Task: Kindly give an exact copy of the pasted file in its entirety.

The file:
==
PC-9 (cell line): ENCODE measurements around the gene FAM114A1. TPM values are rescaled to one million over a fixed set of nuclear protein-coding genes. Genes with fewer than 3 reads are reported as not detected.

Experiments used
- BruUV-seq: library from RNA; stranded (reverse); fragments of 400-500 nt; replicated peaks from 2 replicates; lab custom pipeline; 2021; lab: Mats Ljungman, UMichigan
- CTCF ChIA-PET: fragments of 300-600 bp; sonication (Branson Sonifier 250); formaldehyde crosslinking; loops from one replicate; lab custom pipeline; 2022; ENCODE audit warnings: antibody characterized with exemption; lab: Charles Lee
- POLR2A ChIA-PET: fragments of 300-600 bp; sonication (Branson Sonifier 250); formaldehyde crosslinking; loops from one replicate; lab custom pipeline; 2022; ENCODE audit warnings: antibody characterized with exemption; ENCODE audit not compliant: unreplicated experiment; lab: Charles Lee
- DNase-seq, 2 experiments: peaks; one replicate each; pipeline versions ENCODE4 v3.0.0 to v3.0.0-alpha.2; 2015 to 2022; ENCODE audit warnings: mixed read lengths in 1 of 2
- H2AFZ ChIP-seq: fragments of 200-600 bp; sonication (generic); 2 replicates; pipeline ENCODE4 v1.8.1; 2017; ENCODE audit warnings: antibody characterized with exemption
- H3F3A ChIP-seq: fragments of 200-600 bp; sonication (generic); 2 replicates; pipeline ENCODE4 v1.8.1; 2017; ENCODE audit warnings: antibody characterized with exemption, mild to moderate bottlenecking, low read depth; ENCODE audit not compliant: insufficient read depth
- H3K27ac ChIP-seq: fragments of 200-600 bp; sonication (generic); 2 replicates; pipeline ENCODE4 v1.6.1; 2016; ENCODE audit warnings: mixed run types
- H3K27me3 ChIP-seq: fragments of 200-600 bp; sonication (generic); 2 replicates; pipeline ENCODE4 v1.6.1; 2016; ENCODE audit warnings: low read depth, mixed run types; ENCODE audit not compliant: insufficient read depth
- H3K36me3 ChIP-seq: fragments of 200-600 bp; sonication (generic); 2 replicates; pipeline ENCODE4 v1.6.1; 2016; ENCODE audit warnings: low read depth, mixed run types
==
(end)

PC-9 (cell line): ENCODE measurements around the gene FAM114A1. TPM values are rescaled to one million over a fixed set of nuclear protein-coding genes. Genes with fewer than 3 reads are reported as not detected.

Experiments used
- BruUV-seq: library from RNA; stranded (reverse); fragments of 400-500 nt; replicated peaks from 2 replicates; lab custom pipeline; 2021; lab: Mats Ljungman, UMichigan
- CTCF ChIA-PET: fragments of 300-600 bp; sonication (Branson Sonifier 250); formaldehyde crosslinking; loops from one replicate; lab custom pipeline; 2022; ENCODE audit warnings: antibody characterized with exemption; lab: Charles Lee
- POLR2A ChIA-PET: fragments of 300-600 bp; sonication (Branson Sonifier 250); formaldehyde crosslinking; loops from one replicate; lab custom pipeline; 2022; ENCODE audit warnings: antibody characterized with exemption; ENCODE audit not compliant: unreplicated experiment; lab: Charles Lee
- DNase-seq, 2 experiments: peaks; one replicate each; pipeline versions ENCODE4 v3.0.0 to v3.0.0-alpha.2; 2015 to 2022; ENCODE audit warnings: mixed read lengths in 1 of 2
- H2AFZ ChIP-seq: fragments of 200-600 bp; sonication (generic); 2 replicates; pipeline ENCODE4 v1.8.1; 2017; ENCODE audit warnings: antibody characterized with exemption
- H3F3A ChIP-seq: fragments of 200-600 bp; sonication (generic); 2 replicates; pipeline ENCODE4 v1.8.1; 2017; ENCODE audit warnings: antibody characterized with exemption, mild to moderate bottlenecking, low read depth; ENCODE audit not compliant: insufficient read depth
- H3K27ac ChIP-seq: fragments of 200-600 bp; sonication (generic); 2 replicates; pipeline ENCODE4 v1.6.1; 2016; ENCODE audit warnings: mixed run types
- H3K27me3 ChIP-seq: fragments of 200-600 bp; sonication (generic); 2 replicates; pipeline ENCODE4 v1.6.1; 2016; ENCODE audit warnings: low read depth, mixed run types; ENCODE audit not compliant: insufficient read depth
- H3K36me3 ChIP-seq: fragments of 200-600 bp; sonication (generic); 2 replicates; pipeline ENCODE4 v1.6.1; 2016; ENCODE audit warnings: low read depth, mixed run types